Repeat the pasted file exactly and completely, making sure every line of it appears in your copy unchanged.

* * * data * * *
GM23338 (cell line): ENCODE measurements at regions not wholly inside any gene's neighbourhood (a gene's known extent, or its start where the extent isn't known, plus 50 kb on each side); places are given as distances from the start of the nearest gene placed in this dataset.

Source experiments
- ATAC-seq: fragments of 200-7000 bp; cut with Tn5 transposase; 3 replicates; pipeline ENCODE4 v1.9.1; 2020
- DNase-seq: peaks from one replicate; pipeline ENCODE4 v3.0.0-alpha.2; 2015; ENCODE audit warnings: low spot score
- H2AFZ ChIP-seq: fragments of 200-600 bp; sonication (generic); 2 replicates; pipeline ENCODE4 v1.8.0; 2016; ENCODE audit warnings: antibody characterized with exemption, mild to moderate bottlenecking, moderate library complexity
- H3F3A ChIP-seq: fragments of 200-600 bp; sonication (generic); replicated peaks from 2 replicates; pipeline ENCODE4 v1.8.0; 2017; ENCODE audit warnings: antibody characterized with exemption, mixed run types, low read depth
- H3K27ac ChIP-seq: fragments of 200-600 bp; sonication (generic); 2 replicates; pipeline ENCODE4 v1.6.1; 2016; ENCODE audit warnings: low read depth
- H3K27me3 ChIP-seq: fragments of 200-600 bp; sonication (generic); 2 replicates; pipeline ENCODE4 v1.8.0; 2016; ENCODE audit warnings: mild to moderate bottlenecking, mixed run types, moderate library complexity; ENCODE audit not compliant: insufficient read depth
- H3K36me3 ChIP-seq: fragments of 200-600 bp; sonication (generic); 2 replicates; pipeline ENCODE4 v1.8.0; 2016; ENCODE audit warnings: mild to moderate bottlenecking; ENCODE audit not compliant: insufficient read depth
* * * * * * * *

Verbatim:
GM23338 (cell line): ENCODE measurements at regions not wholly inside any gene's neighbourhood (a gene's known extent, or its start where the extent isn't known, plus 50 kb on each side); places are given as distances from the start of the nearest gene placed in this dataset.

Source experiments
- ATAC-seq: fragments of 200-7000 bp; cut with Tn5 transposase; 3 replicates; pipeline ENCODE4 v1.9.1; 2020
- DNase-seq: peaks from one replicate; pipeline ENCODE4 v3.0.0-alpha.2; 2015; ENCODE audit warnings: low spot score
- H2AFZ ChIP-seq: fragments of 200-600 bp; sonication (generic); 2 replicates; pipeline ENCODE4 v1.8.0; 2016; ENCODE audit warnings: antibody characterized with exemption, mild to moderate bottlenecking, moderate library complexity
- H3F3A ChIP-seq: fragments of 200-600 bp; sonication (generic); replicated peaks from 2 replicates; pipeline ENCODE4 v1.8.0; 2017; ENCODE audit warnings: antibody characterized with exemption, mixed run types, low read depth
- H3K27ac ChIP-seq: fragments of 200-600 bp; sonication (generic); 2 replicates; pipeline ENCODE4 v1.6.1; 2016; ENCODE audit warnings: low read depth
- H3K27me3 ChIP-seq: fragments of 200-600 bp; sonication (generic); 2 replicates; pipeline ENCODE4 v1.8.0; 2016; ENCODE audit warnings: mild to moderate bottlenecking, mixed run types, moderate library complexity; ENCODE audit not compliant: insufficient read depth
- H3K36me3 ChIP-seq: fragments of 200-600 bp; sonication (generic); 2 replicates; pipeline ENCODE4 v1.8.0; 2016; ENCODE audit warnings: mild to moderate bottlenecking; ENCODE audit not compliant: insufficient read depth